writing of the book can be said to be its subject. With Bouvard et Pecuchet, we are witnessing not only the unequivocal emergence of the modern novel of ideas (did not Flaubert consciously aim at what he calls the "comique d'idees"?)1, but also the decline of the conventional roman d'analyse. The two phenomena are obviously related. The gradual disappearance of the "personage" in fiction corre­ sponds to a tragic questioning of humanistic values, as well as to a questioning of literature itself. Flaubert's last novel points to the subversive and explosive nature of much of contemporary literature. An impasse seems to have been reached. "Modernity begins with the search for an im­ possible literature," observes Roland Barthes.2 Flaubert himself was fully conscious of the revolutionary role of his writing—at least that was his hope! His Dictionnaire des idees regues in particular, so intimately bound up with the genesis of Bouvard et Pecuchet, was to be an ironic and stunning enterprise of demolition ("j'y attaquerais tout")3 in order to achieve a fearful tabula rasa. "En finir une fois pour toutes . . ."—to finish with it once and for all: the expression reveals more than a fleeting bad mood. All of Flaubert's literary efforts, despite his concern for rhythm and form, tend toward a dislocation and breakdown of the traditional patterns. But what is the meaning of this work? Is it a facetious critique of two inept individuals, a sad commentary on false values, or a more general diagnosis of our sick civi­ lization? Nothing is in fact more elusive than the spirit which animates this strangely repelling and alluring text. The plot is simple enough. Two lonely, middle-aged copyists—the one a sanguine widower, the other a hypo­ chondriac bachelor—strike up a friendship. An unexpected inheritance permits them to retire to the country and to indulge in a life of leisure. They devote themselves at first 1 Flaubert, Corresp., VIII, 26 ("Je crois qu'on n'a pas encore tente Ie comique d'idees")· Complete citations for all notes may be found in the Bibliography. 2 Barthes, Le Oegre zero die I'ecriture, p. 58. 3 Flaubert, Corresp., Ill, 66-67.


to the simple and harmless pleasures of gardening, but soon become more ambitious and, driven on by a frenzy of experimentation, expose themselves to a series of costly and humiliating fiascoes in agriculture and arboriculture. As their encyclopedic curiosity grows, they invade other areas of knowledge (anatomy, hygiene, medicine, geology, archeology) with the same pitiful results. Finally, their appetite for knowledge and experience propels them, al­ ways with naive self-confidence and supreme lack of method, to explore the more abstract subjects of history, literature, esthetics, philosophy and religion. Thus they survey all areas of knowledge, hopelessly confused by these debauches of nomenclatures, categories and contradictory opinions. At the end, tired, dejected and financially ruined, the two quixotic clerks abandon their fruitless search for truth. They will no longer think or speculate, but instead, like aging Candides, they will tend their private little gar­ den, and spend the rest of their Uves simply "copying" as before. The plot itself remains equivocal. Is this a caricature of two mediocre individuals (Flaubert first thought of call­ ing the novel Les Deux Cloportes—the two woodlice—and referred to his main characters as "mes deux idiots"),4 or does the author undertake a systematic debunking of some­ thing far more enormous and pernicious than the palpable stupidity of his two puppets? The ambiguity of the novel is in part due to the fact that these are not mutually exclusive propositions. The genesis of the work confirms this funda­ mental equivocation. "Le Gargon," that mythical and mirth­ ful Rabelaisian figure invented by young Gustave and his friends, was at the same time a lusty incarnation of nine­ teenth-century "bourgeois" stupidity and a mocking de­ nouncer of that very stupidity. As for the Dictionnaire des idees revues, that Hfelong compilation of cliches which was to nourish several of Flaubert's novels, and which cul­ minated in the orgy of platitudes that constitute the sub* Flaubert, Lettres inidites A Tourgueneffy p. 142.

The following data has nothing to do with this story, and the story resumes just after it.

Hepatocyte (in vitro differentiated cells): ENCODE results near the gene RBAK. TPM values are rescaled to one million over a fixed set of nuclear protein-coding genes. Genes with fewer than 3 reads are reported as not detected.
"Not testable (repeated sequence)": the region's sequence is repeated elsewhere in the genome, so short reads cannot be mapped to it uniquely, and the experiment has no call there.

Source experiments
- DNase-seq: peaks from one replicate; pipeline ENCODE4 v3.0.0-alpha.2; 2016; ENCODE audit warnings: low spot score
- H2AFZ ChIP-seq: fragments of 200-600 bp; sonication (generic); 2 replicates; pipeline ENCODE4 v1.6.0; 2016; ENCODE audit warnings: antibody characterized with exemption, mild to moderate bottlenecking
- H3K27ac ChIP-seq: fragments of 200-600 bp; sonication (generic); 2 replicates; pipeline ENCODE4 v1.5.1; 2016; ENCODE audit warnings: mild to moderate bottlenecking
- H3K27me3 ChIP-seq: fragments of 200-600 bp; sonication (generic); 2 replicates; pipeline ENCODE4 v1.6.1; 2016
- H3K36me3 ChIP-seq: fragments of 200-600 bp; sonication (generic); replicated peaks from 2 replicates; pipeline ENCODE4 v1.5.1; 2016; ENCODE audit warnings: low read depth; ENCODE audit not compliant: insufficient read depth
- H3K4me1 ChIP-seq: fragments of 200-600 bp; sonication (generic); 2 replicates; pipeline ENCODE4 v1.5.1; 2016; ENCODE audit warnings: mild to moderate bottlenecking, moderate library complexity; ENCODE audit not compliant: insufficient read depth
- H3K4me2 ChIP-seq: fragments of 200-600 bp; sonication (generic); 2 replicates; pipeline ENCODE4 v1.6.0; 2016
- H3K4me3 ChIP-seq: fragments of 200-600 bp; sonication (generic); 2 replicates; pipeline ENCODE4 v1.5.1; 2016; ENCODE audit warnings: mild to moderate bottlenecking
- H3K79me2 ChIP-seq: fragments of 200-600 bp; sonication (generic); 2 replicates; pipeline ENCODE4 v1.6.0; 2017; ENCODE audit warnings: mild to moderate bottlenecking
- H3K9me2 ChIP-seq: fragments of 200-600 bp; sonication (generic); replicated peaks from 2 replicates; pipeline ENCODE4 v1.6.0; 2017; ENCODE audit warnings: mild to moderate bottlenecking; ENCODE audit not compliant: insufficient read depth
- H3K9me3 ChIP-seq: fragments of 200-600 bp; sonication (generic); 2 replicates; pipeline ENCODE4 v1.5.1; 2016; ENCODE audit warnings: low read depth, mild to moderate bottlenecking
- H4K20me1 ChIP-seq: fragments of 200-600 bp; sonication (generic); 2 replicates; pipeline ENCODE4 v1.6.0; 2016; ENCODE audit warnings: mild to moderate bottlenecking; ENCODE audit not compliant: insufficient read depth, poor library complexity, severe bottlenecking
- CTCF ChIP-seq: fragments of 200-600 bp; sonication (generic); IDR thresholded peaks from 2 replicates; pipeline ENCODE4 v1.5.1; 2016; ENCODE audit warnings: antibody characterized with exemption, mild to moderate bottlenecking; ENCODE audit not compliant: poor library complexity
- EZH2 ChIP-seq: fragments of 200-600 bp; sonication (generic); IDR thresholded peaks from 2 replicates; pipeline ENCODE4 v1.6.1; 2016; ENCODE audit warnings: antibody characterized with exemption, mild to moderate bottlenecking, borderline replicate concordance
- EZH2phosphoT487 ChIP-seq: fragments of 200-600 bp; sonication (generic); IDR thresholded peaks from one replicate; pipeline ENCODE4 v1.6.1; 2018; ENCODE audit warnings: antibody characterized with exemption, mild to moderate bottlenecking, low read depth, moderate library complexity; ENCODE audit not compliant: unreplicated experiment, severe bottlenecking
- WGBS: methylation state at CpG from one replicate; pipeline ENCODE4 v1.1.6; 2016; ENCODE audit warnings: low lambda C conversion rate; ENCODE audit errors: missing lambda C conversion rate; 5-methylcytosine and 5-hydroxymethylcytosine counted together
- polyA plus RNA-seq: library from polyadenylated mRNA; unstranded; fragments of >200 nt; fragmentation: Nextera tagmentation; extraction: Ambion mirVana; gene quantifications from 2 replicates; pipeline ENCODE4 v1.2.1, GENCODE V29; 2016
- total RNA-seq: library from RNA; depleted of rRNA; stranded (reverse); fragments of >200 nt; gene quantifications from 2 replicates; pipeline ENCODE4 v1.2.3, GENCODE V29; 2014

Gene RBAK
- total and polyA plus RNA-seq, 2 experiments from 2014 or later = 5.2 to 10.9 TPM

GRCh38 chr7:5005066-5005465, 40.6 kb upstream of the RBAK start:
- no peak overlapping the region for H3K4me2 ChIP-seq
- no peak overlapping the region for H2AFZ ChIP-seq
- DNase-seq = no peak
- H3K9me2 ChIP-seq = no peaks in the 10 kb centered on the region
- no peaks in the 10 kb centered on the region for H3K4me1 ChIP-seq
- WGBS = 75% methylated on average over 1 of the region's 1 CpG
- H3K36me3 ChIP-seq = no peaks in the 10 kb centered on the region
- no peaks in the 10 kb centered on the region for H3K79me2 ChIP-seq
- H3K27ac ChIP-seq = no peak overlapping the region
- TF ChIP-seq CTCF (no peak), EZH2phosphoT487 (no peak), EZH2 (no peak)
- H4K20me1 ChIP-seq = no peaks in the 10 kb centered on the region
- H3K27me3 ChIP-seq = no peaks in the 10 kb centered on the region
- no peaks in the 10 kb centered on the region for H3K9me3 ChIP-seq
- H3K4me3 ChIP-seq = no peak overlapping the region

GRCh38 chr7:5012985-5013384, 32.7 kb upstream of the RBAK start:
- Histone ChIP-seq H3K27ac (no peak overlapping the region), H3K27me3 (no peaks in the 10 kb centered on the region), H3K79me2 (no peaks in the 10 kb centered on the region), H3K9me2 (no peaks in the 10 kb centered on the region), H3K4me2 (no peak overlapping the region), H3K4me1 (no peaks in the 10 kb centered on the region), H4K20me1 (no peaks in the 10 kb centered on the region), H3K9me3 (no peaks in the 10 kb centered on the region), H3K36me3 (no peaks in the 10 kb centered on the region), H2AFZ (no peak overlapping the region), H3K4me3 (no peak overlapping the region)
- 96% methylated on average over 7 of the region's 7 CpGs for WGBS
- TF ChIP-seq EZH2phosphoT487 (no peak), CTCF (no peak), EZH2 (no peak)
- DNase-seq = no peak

stance of Bouvard et Pecuchet, it was planned, so to speak, as a work of mystification. Flaubert at one time thought of publishing his Dictionnaire with a preface so contrived that the reader would not know whether he was made fun of or not ("que Ie lecteur ne sache pas si on se fout de lui, oui ou non").5 Again, a couple of years later, he re­ ferred to the Dictionnaire as an ironic apologia of human turpitude, filled from beginning to end with quotations and proofs "which would prove the exact opposite."8 Flaubert's friends were seriously worried by the ob­ stinacy with which he pursued what he himself called "this hellish book."7 Taine, to whom Flaubert had read from the unfinished manuscript, wrote an alarmed letter to Turgenev, expressing his dismay concerning this story of two "maniacal snails."8 The research undertaken for this book is truly appalling. Flaubert consulted some fifteen hundred volumes, taking assiduous notes! The taste for erudition-a permanent trait of Flaubert-takes on dis­ turbing proportions toward the end of his life, and con­ tributes to the impression that fiction has here reached an impasse. Flaubert was not unaware of the danger. Not only did his readings, especially the endless cortege of philo­ sophical absurdities, throw him into a depressed state of "sombreur," but he was the first to proclaim the utter mad­ ness of his undertaking. "II faut etre fou pour avoir entrepris une pareille tache."9 Yet it would be most misleading to interpret this mad undertaking as a sort of superior joke, a "blague superieure" by means of which, as Flaubert himself explains, the author assumes a God-like objectivity and indifference vis­ a-vis the phenomenon he describes.10 Once again, the ap­ parent objectivity hides a very personal involvement of the author. For not only was Flaubert attracted to erudition Corresp., II, 238. β Flaubert, Corresp., Ill, 66. Flaubert, Corresp., VIII, 126, ("mon abominable bouquin")· 8 Letter quoted by Rene Dumesnil in the edition of the Societe Les Belles Lettres, I, pp. lxxxix-xci. 9 Flaubert, Corresp., VIII, 178, 283. 10 Flaubert, Corresp., Ill, 37. 5 Flaubert, 7